Sun shines on Sunset corners in S.F.

Two of the Sunset district’s busiest intersections — where neighbors say near collisions between pedestrians and Muni metro trains are common occurrences — will receive long-awaited upgrades to increase safety and calm traffic.

A $250,000 project to install train-detection systems and countdown signals at the intersections at Ninth Avenue and Irving and Judah streets is in the works after neighborhood residents, pedestrian advocates and Muni officials raised concerns about dangerous conditions. The detection systems would provide exclusive train signals that would separate when trains, pedestrians and drivers cross the intersections.

The intersections serve high volumes of pedestrians, cars and transit vehicles and are home to a variety of restaurants, shops and bars at the heart of the Inner Sunset shopping district. The N-Judah — The City’s most heavily used metro train — travels through both intersections.

At a green light, pedestrians, drivers and Muni trains cross the intersections simultaneously. Oftentimes, pedestrians will hop in front of the trains without realizing train operators also have the right of way.

“I’ve seen a lot of near misses with seniors, the disabled, kids, cars — pedestrians don’t always see the train coming, and the train has to ring the bell or the horn,” said Greg Dewar, a San Francisco resident who blogs about Muni and the N-Judah. “If you separated pedestrians from traffic, at the very least you wouldn’t have the possibility of a train hitting a pedestrian.”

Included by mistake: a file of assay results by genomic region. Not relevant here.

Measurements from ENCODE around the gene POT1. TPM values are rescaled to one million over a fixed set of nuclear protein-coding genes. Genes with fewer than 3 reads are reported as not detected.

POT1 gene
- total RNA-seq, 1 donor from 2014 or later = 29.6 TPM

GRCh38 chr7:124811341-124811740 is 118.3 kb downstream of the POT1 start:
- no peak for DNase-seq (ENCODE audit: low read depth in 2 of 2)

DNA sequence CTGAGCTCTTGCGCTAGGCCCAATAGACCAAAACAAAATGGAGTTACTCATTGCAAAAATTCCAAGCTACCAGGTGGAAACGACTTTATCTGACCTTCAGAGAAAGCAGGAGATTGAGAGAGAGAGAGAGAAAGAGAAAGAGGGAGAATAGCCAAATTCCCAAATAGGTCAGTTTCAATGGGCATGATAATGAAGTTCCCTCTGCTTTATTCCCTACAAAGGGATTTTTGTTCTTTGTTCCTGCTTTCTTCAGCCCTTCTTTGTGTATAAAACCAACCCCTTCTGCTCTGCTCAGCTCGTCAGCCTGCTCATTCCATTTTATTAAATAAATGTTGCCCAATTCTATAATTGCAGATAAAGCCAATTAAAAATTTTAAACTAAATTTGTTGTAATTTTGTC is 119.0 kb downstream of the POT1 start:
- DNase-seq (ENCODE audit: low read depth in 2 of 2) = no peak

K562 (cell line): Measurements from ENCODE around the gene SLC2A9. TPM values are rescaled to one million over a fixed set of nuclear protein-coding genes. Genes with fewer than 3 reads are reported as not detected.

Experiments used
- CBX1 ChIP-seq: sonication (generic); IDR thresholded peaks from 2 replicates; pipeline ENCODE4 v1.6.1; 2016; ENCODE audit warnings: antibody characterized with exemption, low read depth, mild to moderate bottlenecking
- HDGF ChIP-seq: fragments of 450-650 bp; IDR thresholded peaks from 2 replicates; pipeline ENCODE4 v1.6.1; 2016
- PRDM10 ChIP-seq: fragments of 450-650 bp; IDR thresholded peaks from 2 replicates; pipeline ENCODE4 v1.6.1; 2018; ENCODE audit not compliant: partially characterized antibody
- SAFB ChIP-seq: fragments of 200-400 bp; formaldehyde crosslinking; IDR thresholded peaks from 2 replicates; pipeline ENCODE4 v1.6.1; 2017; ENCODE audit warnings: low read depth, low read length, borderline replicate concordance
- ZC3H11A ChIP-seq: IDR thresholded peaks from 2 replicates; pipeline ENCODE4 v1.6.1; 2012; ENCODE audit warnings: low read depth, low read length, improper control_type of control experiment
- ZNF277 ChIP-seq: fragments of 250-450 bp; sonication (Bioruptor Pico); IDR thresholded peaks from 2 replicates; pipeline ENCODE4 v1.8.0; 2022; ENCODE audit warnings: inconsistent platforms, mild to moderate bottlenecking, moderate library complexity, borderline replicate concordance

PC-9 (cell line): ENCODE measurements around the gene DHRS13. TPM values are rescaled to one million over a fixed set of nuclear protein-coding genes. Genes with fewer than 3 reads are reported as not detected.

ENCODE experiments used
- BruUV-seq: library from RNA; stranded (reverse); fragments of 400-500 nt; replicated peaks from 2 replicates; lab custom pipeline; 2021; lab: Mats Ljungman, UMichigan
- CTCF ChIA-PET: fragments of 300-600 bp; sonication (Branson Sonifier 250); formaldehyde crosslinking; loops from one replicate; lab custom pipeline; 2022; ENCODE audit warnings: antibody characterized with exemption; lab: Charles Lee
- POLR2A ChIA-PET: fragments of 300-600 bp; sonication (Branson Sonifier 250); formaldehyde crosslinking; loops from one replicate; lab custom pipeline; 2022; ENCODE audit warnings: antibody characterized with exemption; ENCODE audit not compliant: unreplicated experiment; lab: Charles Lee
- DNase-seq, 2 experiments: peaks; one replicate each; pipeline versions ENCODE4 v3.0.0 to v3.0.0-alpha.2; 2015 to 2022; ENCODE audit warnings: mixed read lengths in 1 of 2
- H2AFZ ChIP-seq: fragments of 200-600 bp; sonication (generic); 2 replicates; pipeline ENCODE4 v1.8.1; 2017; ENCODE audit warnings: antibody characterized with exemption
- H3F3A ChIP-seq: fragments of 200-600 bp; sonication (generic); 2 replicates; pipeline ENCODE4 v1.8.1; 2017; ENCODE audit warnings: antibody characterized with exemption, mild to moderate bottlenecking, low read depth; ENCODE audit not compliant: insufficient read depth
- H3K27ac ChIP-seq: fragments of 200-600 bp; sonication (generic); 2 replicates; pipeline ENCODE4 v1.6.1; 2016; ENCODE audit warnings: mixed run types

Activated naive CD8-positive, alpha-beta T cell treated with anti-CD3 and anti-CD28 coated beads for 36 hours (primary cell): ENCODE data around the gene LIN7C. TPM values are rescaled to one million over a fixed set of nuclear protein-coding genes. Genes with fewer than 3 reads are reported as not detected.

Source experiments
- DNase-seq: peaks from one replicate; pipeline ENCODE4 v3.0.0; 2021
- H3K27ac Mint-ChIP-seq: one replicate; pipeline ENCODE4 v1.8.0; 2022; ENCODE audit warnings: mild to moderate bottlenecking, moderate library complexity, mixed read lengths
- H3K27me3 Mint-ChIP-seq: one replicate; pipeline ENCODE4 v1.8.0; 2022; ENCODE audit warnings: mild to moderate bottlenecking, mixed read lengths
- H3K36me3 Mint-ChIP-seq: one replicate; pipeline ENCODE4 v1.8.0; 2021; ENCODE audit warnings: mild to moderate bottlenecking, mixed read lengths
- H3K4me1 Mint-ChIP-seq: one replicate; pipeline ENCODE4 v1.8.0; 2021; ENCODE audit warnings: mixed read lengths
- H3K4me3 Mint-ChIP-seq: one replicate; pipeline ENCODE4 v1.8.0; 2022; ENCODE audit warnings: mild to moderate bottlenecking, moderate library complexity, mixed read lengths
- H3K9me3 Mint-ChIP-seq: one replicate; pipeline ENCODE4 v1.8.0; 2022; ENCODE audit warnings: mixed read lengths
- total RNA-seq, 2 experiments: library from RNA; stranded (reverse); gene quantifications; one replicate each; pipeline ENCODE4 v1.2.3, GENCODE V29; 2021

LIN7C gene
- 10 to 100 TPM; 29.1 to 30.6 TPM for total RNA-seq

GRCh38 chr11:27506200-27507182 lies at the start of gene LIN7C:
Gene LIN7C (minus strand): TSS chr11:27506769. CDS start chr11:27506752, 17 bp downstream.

Oakland resident Joe Cohen, who used to live near Ninth Avenue and Irving Street, was visiting the neighborhood Wednesday. He saw an elderly woman slowly cross the intersection with a train advancing close behind her, waiting to turn.

“They compete,” he said. “Which comes first?”

The San Francisco County Transportation Authority recently awarded Muni $60,000 in Proposition K funds to begin the planning and conceptual engineering phase of the project. Pedestrians will have to sit tight for improvements, however, as the project is expected to stretch during the next year or two, according to reports from the authority.

arocha@examiner.com

Bay Area NewsLocal

If you find our journalism valuable and relevant, please consider joining our Examiner membership program.
Find out more at www.sfexaminer.com/join/

Just Posted

Some people are concerned that University of California, San Francisco’s expansion at its Parnassus campus could cause an undesirable increase in the number of riders on Muni’s N-Judah line.<ins></ins>
Will UCSF’s $20 million pledge to SFMTA offset traffic woes?

An even more crowded N-Judah plus increased congestion ahead cause concern

A health care worker receives one of the first COVID-19 vaccine doses at Zuckerberg San Francisco General Hospital on Tuesday Dec. 15, 2020. (Courtesy SFgov)
SF to open three large sites for COVID-19 vaccinations

Breed: ‘We need more doses. We are asking for more doses’

San Jose Sharks (pictured Feb. 15, 2020 vs. Minnesota Wild at Xcel Energy Center) open the season on Monday against the St. Louis Blues in St. Louis. (Tribune News Service archive)
This week in Bay Area sports

A look at the upcoming major Bay Area sports events (schedules subject… Continue reading

Tongo Eisen-Martin, a Bernal Heights resident, named San Francisco’s eighth poet laureate. (Kevin N. Hume/S.F. Examiner)
Tongo Eisen-Martin becomes San Francisco’s eighth poet laureate

Bernal Heights resident Tongo Eisen-Martin has become San Francisco’s eighth poet laureate.… Continue reading

Homeless people's tents can be seen on Golden Gate Avenue in the Tenderloin on Wednesday afternoon, Dec. 16, 2020. (Photo by Ekevara Kitpowsong/S.F. Examiner)
Statewide business tax could bring new funds to combat homelessness

San Francisco could get more than $100 million a year for housing, rental assistance, shelter beds

Most Read